Are Virtual Worlds the Future of Work? Collaboration? Play?
While the Collaborative Technologies Conference was quite good and virtual worlds were touched upon, much of it felt staid and, dare I say, old? Mainly this occurred because of how much I’ve learned, understand and have seen in this space…and I’m most comfortable living and thinking in a strategic place so am usually two or three years out in the future with respect to technology and its uses.
What I’m realizing is that the participatory culture of which I’ve written extensively (in the search box at the upper right of my blog just type in “participation culture” to view previous posts) is accelerating demand for a whole host of new approaches and technologies. Blogging, podcasting, vlogging, MySpace, TagWorld, LinkedIn, and all the other ways to connect people are causing me to re-evaluate and re-think many of my assumptions about how virtual connections should work.
Using flat, two dimensional collaboration offerings are powerful and all of the new, Web 2.0-ish providers Foldera, Central Desktop or even Basecamp are providing extraordinarily easy to use, centralized and at-your-fingertips products which anyone who has mastered a mouse can access. For the next several years, these types of offerings will be THE way most people collaborate.
When I started evangelizing blogging and podcasting a couple of years ago to “C” level executives, they looked at me like I had three heads…until articles about it hit the cover of Business Week and within the pages of Forbes. Next up came my casual mentions of virtual worlds. Again, I could just see the bemused looks on their faces…again until Business Week had a major cover story just a few weeks ago.
Just like real life, Second Life is hosting parties, sexfests, but most germane to this blog are the collaborations, meetings and meetups that are occurring. Stanford Law Professor, Larry Lessig lectured. Cory Doctorow held his book launch party “in world”. This SL blog lists 3-5 events every week.
Blogs like 3PointD, Collaborative Strategies, and someone (Robin Good) who watches this space and has an intriguing article here. Even a former audio/videoblogging guy, Eric Rice, has really invested in Second Life and the virtual space.
All this said, I have a challenge getting my clients up-to-speed with wiki’s, content management and forums…let alone suggesting they buy an island in SL and build a virtual collaborative space! Plus, if you look at my avatar (Mojo Fisher), it’d be pretty hard to take me seriously if I was holding a business meeting of some kind in world (though I could dress him up in a suit, shave those sideburns, and get rid of the skin tight trousers).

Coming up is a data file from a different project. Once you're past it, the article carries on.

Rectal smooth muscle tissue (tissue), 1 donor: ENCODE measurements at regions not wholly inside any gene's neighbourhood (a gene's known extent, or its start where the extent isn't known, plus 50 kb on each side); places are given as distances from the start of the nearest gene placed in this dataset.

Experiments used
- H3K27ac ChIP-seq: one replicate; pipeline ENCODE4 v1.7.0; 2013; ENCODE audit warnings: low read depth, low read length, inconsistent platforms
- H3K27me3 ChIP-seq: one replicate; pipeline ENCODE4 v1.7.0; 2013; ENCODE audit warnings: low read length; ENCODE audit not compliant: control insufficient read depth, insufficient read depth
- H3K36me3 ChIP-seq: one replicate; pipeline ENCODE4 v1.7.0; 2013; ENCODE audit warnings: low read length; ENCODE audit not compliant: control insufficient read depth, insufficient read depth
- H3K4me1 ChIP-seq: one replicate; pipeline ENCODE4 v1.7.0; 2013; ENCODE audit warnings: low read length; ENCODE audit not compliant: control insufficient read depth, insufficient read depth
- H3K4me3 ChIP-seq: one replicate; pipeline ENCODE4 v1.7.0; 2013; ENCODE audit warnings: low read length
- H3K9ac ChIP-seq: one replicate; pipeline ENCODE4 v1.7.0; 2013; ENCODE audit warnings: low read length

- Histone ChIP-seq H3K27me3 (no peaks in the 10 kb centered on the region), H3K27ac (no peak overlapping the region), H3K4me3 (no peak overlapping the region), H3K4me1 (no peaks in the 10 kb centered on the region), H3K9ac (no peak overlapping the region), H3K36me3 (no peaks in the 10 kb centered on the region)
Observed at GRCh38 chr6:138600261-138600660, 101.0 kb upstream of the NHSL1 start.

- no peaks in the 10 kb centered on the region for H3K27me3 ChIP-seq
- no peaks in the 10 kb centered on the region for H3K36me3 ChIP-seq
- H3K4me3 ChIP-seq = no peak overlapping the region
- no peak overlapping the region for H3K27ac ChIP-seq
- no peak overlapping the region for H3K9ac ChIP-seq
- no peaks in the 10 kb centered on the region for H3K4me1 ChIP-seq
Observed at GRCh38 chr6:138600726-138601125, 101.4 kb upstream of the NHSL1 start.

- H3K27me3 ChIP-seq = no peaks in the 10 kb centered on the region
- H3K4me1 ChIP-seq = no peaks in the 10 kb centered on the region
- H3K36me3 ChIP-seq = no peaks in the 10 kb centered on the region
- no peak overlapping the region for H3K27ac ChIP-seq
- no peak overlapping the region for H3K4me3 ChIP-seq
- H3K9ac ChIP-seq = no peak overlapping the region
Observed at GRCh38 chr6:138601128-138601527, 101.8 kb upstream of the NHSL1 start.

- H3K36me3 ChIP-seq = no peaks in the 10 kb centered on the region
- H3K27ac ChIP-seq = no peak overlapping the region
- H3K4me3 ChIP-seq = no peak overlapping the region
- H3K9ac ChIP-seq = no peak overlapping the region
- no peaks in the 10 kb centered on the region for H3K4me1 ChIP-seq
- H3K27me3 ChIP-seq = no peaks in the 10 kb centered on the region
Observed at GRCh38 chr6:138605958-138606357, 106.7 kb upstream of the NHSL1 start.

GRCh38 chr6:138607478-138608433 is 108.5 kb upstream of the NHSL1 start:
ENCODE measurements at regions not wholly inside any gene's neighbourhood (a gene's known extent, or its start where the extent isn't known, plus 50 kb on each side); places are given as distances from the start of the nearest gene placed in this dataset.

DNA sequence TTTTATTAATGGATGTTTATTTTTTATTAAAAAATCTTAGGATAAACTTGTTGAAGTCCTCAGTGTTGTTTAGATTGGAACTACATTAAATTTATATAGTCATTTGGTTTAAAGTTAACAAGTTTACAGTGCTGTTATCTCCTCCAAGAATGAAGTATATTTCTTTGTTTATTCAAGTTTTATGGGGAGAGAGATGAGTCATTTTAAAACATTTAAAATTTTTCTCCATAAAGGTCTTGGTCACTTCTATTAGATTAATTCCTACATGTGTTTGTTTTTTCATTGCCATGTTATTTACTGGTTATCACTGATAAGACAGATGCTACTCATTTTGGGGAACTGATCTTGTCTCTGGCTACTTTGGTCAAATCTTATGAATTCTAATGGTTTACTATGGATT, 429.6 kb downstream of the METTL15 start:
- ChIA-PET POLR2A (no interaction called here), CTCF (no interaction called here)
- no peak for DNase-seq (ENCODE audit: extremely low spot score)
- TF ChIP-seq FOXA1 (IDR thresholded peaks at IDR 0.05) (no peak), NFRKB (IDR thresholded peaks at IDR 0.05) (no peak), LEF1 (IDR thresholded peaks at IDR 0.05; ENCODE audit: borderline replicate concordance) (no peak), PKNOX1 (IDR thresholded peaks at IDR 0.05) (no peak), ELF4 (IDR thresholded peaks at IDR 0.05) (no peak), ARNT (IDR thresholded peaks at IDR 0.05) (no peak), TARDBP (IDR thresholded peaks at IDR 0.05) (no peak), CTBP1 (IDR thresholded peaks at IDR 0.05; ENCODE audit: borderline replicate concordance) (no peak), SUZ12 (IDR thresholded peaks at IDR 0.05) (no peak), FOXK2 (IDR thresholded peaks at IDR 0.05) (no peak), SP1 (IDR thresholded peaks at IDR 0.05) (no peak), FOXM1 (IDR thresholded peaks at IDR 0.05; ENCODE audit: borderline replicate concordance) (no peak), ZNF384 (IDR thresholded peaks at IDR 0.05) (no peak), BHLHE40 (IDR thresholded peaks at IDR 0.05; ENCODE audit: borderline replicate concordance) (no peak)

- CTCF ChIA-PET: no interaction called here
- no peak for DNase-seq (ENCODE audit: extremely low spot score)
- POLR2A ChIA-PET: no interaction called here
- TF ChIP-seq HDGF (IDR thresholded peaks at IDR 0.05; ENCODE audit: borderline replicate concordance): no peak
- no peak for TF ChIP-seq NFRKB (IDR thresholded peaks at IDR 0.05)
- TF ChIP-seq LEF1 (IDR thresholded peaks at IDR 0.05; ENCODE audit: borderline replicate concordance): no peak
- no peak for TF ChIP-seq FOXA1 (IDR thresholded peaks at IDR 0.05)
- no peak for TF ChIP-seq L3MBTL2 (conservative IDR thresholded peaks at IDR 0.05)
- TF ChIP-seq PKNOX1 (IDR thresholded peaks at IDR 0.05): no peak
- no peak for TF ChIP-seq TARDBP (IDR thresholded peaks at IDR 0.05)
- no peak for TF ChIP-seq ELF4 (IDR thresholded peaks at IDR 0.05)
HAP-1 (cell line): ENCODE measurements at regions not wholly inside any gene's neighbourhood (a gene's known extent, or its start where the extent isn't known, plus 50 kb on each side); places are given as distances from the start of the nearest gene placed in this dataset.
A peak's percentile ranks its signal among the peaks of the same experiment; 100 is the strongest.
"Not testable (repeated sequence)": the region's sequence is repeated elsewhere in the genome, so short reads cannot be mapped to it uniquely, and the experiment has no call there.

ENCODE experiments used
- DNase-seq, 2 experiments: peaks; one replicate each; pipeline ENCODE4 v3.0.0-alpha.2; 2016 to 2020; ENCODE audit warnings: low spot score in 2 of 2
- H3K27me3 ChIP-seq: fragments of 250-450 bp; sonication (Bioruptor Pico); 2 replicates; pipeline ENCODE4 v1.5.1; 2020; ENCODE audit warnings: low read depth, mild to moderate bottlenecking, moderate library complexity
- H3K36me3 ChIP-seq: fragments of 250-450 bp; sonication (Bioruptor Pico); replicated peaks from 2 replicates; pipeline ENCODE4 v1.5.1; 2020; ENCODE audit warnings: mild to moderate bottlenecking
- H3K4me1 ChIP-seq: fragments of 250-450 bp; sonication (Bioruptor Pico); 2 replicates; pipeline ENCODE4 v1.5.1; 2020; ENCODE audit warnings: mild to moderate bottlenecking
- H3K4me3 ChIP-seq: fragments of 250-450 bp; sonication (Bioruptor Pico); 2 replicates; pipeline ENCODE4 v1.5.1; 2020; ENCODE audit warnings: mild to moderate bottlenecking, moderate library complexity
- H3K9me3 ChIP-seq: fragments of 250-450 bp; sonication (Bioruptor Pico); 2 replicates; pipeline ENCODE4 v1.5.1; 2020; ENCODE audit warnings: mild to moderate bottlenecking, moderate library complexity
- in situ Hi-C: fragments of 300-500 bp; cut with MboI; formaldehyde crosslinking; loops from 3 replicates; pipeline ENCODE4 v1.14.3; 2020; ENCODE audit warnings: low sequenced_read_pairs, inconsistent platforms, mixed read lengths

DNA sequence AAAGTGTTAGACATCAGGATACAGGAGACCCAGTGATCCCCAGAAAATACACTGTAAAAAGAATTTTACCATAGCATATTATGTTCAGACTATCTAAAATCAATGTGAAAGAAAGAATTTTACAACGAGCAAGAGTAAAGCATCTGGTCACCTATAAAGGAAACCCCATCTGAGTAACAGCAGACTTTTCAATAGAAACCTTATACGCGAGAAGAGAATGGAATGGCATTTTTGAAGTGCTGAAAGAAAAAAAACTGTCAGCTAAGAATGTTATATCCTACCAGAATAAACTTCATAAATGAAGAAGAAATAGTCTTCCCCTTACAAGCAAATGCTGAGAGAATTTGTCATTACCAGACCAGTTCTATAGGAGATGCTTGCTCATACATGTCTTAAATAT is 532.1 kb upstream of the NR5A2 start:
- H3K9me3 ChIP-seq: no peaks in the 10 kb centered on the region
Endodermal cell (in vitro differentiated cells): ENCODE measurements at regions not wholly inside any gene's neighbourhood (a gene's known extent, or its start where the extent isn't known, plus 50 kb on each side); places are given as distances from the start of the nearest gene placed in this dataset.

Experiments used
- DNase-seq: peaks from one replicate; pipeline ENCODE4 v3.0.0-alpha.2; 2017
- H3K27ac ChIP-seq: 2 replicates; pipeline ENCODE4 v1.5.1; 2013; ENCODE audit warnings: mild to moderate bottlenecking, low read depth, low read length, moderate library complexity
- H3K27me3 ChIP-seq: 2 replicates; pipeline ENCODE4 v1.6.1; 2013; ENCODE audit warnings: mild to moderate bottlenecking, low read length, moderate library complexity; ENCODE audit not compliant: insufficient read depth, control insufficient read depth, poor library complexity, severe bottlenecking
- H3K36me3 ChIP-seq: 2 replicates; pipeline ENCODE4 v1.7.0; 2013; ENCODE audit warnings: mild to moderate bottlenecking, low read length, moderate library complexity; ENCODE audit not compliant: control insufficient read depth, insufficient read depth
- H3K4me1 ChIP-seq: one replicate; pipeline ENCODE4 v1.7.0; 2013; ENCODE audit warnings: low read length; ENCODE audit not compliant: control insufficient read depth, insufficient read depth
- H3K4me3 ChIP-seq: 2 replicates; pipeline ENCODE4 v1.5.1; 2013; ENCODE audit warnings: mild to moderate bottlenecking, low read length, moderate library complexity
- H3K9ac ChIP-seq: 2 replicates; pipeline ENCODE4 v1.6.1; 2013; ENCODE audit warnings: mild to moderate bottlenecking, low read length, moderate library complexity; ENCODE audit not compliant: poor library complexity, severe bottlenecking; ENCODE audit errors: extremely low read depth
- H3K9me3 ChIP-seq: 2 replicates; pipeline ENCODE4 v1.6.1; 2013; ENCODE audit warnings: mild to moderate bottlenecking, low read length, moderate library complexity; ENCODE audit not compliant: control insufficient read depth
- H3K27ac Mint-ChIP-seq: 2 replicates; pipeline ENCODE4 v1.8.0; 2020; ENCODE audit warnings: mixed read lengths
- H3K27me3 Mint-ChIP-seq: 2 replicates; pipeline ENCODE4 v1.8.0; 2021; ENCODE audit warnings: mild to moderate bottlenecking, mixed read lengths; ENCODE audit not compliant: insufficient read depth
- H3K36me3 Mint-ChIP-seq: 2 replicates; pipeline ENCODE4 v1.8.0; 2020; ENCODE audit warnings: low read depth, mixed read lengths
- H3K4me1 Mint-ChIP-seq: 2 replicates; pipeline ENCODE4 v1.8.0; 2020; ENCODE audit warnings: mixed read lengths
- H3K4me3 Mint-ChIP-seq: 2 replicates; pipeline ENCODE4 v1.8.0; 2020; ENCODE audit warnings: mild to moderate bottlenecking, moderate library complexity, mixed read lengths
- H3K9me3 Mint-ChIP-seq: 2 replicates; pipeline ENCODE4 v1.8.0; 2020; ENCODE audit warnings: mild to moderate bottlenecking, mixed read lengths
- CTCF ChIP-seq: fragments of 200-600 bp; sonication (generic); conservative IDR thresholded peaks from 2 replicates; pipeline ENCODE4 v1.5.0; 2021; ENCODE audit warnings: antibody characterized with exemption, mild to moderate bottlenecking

People have been experimenting with mapping faces onto their avatars (pics of their actual faces). Audio and even video is being delivered (I’ve seen faux TV shows on TV’s, a drive-in movie theater under construction, and advertisers are paying to on signage and other locations in popular spaces in-world). So you can see the potential once a few things occur:
- Resolution gets better. While phenomenal right now, the rendering speed, texture maps and quality of movement (dependent upon internet speed, graphics rendering in your computer, and the server speeds at Linden Labs, creators of SL) will enhance and make the experience incredibly good
- Voice over IP. Once I can actually talk to someone vs. typing…it will be close to real-time communication
- A way to offer guest accounts that provide base-case avatars and an easy way for someone to try out SL, attend an event or gathering, without having to invest alot of time in building the avatar and figuring out the rules of the world.
Of course, alot of this is a non-issue with younger, completely tech savvy folks who are incredibly comfortable with virtual spaces and online behaviors. As bandwidth, computing horsepower, and system efficiencies accelerate (and you know they will!), I’m already convinced that virtual spaces will be the work, collaboration and play spaces of tomorrow.
About Steve Borsch
Connecting the Dots Podcast
Podcasting hit the mainstream in July of 2005 when Apple added podcast show support within iTunes. I'd seen this coming so started podcasting in May of 2005 and kept going until August of 2007. Unfortunately was never 'discovered' by national broadcasters, but made a delightfully large number of connections with people all over the world because of these shows. Click here to view the archive of my podcast posts.